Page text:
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Is JCPenney Backpedaling From Its Pricing Strategy?

Wednesday, 30 May 2012 | 3:22 PM ET

Even as hedge fund manager Bill Ackman continues to trumpet that he believes that JCPenney has the right strategy to turn its business around, reports are circulating that the retailer may be backing off its pricing strategy.

J.C. Penney
AP
J.C. Penney

In January, JCPenney's new CEO Ron Johnson said he wanted to reinvent the department store as the place shoppers can go to for "fair and square" pricing, but as the retailer's poor first-quarter earnings showed, the company is far from reinvigorating its sales.

Now the company appears to be backpedaling from its nonpromotional stance.

Deutsche Bank analyst Charles Grom said the company has added five "Best Price Friday" events to its calendar. The first took place this past weekend ahead of the highly promotional Memorial Day weekend, and another is slated for Black Friday in November. Others may occur at peak sales times such as during the back-to-school season, according to Grom.

"The additional Best Price Fridays equates to adding promotions and is a step away from the company's three kinds of pricing strategy, suggesting that the company is willing to forgo its original thinking," Grom wrote.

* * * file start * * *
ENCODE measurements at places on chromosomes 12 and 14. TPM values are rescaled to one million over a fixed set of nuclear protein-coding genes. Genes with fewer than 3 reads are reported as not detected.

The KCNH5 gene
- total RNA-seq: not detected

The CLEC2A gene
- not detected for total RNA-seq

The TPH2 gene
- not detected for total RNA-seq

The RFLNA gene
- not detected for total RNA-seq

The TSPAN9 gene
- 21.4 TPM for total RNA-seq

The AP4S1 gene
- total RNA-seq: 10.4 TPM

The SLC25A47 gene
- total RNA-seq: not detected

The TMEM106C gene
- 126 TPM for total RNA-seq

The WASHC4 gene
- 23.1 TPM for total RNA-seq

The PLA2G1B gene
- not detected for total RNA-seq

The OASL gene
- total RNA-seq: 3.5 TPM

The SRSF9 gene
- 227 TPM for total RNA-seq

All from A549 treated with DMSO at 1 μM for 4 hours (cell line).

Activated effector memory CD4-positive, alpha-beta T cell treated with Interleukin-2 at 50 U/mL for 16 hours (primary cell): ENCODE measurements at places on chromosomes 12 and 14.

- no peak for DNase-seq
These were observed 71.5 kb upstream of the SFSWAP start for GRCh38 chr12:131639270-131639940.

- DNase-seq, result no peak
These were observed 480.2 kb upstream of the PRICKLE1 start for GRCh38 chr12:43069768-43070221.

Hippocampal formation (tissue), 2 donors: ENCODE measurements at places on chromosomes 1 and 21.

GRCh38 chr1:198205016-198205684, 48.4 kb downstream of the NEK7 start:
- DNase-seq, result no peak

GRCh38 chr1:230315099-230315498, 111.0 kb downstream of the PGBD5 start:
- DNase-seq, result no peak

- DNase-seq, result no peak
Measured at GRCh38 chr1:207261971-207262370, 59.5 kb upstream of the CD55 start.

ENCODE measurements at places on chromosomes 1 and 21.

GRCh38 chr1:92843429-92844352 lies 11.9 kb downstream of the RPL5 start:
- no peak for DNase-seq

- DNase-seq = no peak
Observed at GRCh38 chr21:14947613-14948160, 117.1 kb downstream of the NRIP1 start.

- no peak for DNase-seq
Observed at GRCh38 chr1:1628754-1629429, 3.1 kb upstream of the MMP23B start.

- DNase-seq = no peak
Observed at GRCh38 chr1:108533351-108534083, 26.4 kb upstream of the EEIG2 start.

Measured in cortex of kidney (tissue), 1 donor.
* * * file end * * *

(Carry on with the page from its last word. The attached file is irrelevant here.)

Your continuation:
In an interview with CNBC on Tuesday, Ackman, JCPenney's largest shareholder, said he thought the company was in the process of turning itself around, but the process can be slow and painful.

The long lead times that are required to order merchandise make it difficult to change a strategy abruptly. Add that to the even more difficult task of communicating the complex message of a new pricing strategy to consumers, and the risks are even greater.

While Ackman's comments expressed confidence in Johnson's strategy, Grom's report raises some questions about it.

During "Best Price Friday" events, certain products are marked down, and the lower prices stay in effect until the product sells out.

There also are changes being made to in-store signs to emphasize the savings in the sticker price.

Grom said these changes are admissions the strategy has flaws.

"Furthermore, we believe the move could confuse its shopper base even more, with some Fridays now 'Best Price' and some others not," Grom said.

Retailers have long used sales and other promotions to drive shoppers into the store. The challenge retailers have when the number of promotions are reduced is finding a way to create excitement and get consumers to shop without these sales events.

Ackman told CNBC that there are new products coming to JCPenney later this year that will help bring in new shoppers.

A JCPenney spokeswoman wasn't immediately available for comment.

Questions? Comments? Email us at consumernation@cnbc.com. Follow Christina Cheddar Berk on Twitter @ccheddarberk.

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